Say No to SAT Writing, Too!
Applicants will not have to report SAT or ACT writing scores – even if they took the test and report their results for other sections. According to the Common App,
“If you don’t want to report your ACT or SAT writing scores when they are optional, please use the following steps. In the Testing section of your Common App tab, answer ‘No’ to the following questions:
Have you taken the ACT plus Writing test?
Have you taken the SAT essay?
This will ensure that you do not have to enter SAT or ACT writing scores.”
In “The Will to Test in a Test-Optional Era,” just published in the Chronicle of Higher Education, we again read that colleges put more emphasis on other components of the application process. “ACT and SAT scores have long carried more weight in admissions than plenty of critics thought they should, but, generally speaking, less weight than many people have long assumed,” writes Eric Hoover. He follows the journeys of students who decided not to test and the role testing had played previously on their mindset. Hoover also cited the iconic Dean J at University of Virginia. ““The test is a small piece of the puzzle compared with the other pieces,” she says. “We don’t use the testing piece to cover up a hole somewhere else.”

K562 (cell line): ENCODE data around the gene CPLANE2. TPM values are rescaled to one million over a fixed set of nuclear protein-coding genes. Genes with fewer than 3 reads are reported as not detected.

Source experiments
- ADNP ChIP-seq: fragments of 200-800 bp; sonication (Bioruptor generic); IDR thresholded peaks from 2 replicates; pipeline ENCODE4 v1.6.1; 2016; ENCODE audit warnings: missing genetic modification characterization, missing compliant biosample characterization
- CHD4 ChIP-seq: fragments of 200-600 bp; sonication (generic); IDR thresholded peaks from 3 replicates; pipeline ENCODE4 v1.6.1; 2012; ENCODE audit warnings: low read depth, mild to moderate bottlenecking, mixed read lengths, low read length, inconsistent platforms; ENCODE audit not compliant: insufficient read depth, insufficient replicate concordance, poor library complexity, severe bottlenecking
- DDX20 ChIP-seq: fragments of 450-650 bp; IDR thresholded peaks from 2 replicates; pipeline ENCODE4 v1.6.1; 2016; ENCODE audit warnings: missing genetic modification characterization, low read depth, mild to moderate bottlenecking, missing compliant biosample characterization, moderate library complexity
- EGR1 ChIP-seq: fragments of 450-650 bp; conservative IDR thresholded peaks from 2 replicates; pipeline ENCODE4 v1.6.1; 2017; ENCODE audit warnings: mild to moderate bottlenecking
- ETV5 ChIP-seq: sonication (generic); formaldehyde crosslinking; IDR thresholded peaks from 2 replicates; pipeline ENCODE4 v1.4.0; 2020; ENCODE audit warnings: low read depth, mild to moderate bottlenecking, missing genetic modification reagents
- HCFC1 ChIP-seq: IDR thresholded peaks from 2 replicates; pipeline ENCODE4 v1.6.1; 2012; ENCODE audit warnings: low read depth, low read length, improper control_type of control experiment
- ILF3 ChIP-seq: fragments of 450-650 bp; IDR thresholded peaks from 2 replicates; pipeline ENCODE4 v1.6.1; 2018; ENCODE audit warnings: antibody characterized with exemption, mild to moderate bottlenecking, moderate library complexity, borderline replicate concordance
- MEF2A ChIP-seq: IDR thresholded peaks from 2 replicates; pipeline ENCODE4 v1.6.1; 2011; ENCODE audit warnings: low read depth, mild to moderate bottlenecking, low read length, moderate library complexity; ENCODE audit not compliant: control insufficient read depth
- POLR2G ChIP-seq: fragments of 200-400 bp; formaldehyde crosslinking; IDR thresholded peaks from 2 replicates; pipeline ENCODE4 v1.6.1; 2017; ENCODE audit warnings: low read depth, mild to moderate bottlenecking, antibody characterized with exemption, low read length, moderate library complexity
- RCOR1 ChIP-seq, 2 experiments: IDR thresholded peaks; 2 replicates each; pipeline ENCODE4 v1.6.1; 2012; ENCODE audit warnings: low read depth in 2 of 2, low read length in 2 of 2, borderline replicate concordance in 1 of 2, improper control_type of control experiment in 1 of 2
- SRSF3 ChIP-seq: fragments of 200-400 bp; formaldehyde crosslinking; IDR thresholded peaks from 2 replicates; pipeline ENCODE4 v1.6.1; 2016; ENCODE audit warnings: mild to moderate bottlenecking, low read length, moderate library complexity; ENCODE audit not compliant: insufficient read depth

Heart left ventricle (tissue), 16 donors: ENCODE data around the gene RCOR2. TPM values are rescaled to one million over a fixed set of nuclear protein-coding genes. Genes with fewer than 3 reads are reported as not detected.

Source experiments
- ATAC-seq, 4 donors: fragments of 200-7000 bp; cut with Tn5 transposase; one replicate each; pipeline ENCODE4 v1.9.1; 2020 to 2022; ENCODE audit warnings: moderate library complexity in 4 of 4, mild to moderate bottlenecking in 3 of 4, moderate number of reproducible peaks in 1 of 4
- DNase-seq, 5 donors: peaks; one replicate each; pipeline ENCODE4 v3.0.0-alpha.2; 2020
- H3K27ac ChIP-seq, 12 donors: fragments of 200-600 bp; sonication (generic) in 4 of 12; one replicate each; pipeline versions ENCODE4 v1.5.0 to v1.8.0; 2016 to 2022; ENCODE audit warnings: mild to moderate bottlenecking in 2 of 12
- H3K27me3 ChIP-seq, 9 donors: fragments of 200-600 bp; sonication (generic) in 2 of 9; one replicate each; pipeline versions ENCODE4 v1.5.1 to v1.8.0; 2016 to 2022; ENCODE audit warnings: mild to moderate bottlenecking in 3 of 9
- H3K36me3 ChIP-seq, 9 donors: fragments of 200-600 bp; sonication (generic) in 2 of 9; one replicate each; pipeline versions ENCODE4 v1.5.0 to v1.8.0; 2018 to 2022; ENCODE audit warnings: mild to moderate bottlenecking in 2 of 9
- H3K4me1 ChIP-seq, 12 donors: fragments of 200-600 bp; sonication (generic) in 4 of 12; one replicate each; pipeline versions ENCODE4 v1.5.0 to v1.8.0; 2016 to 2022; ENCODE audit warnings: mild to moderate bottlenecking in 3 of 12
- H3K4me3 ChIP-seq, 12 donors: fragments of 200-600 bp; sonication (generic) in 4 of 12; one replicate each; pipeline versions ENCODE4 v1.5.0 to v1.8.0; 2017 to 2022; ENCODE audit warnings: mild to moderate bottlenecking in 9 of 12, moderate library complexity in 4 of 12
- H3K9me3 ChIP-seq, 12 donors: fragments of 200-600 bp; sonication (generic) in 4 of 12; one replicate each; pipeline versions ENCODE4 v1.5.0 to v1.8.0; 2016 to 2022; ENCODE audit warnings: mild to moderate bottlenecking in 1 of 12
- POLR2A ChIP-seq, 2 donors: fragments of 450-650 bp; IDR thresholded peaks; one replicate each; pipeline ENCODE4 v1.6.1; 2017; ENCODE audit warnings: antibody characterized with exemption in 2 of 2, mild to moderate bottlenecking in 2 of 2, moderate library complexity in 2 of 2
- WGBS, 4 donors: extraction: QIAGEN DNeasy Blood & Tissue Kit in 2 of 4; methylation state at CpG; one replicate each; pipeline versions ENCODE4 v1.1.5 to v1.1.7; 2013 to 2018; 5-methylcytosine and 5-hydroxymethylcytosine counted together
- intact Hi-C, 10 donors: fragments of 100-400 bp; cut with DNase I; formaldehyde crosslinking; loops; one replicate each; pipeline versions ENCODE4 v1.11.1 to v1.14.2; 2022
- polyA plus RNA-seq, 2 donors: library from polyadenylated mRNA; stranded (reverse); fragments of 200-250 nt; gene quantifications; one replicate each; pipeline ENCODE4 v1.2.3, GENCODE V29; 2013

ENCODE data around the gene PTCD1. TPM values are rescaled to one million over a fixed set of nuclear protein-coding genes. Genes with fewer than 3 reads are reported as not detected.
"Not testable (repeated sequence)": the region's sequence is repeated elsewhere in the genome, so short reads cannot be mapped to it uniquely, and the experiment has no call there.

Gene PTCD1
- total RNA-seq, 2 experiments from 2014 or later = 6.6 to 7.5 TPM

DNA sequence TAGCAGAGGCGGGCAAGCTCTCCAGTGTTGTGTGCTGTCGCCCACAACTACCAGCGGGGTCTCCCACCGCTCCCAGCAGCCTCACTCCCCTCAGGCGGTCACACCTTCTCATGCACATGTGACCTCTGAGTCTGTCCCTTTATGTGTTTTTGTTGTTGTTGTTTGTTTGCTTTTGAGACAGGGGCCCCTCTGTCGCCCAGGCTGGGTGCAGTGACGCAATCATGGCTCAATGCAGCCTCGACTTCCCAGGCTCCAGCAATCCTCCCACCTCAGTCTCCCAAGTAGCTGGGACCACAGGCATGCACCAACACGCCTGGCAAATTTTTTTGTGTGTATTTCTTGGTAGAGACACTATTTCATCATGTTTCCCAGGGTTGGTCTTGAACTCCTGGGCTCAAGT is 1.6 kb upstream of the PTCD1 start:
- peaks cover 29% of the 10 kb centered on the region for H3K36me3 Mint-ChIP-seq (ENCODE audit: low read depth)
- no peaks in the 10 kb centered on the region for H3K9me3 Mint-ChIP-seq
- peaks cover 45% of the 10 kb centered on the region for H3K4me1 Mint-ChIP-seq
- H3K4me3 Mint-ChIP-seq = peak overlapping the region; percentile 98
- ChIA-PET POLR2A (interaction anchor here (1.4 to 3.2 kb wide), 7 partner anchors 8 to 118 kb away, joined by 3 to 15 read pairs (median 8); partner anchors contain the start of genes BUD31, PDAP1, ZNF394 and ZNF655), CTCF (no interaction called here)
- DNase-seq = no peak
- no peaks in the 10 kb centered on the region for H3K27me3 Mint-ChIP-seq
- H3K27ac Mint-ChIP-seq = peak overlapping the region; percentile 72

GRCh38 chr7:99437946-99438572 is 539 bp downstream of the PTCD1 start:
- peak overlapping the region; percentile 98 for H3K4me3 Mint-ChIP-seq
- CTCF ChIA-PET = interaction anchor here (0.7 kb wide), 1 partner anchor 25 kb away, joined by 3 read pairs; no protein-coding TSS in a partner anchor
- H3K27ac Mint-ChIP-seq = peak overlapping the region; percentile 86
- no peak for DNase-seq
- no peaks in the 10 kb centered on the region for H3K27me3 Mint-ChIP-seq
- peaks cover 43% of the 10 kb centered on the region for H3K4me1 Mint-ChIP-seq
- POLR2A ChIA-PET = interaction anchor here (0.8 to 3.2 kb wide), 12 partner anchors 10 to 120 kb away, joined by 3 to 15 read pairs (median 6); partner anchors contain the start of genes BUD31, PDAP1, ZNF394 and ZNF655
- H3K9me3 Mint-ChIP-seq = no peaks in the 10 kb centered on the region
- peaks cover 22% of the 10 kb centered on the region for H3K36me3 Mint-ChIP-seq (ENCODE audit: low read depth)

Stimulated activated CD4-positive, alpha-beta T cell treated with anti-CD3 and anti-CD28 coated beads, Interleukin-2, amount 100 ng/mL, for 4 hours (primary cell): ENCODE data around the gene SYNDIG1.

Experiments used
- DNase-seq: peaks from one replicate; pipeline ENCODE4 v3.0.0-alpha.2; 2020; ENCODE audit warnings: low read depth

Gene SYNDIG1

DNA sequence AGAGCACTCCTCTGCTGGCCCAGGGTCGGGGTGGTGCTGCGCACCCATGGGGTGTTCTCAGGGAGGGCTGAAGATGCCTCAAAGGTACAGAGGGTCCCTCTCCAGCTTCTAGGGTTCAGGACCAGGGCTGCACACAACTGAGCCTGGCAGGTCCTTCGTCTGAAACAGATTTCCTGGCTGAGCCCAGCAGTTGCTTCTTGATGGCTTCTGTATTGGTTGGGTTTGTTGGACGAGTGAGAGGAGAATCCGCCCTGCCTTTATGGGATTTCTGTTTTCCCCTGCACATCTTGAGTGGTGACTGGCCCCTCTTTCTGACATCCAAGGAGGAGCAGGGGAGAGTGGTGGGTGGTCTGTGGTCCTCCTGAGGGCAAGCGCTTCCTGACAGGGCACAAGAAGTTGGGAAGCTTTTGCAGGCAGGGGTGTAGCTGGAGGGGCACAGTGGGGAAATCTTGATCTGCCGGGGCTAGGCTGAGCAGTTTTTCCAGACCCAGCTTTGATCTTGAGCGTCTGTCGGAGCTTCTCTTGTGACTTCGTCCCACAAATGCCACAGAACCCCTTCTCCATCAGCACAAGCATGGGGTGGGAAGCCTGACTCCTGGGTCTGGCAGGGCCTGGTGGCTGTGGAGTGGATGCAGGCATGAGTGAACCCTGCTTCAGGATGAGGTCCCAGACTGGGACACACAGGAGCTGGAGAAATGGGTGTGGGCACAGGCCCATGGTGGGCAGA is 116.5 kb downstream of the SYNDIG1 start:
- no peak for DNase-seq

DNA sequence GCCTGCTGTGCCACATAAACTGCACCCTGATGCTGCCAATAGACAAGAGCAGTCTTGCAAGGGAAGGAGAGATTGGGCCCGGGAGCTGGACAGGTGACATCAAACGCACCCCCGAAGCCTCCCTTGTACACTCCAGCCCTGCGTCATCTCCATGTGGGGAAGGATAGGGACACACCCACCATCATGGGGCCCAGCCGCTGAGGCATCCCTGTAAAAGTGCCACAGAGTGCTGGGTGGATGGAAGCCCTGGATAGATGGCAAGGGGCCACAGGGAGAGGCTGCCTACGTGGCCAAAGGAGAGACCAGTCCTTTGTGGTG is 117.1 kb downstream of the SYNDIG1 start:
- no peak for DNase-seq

As we move through the process, it’s good to pull back and look at the bigger picture. That’s the message shared by Pat Connaughton, the Notre Dame grad on the 2021 Milwaukee Bucks’ championship team who was the U Wisconsin keynoter, “We all have the potential to be superheroes in different ways, but it’s the journey that makes it worth it. The superheroes I’ve witnessed over the last decade, they didn’t focus on the results. They focused on the process of getting better at their craft and being better people and enjoying the journey on a daily basis.”
If you have questions this academic year, don’t hesitate to get in touch.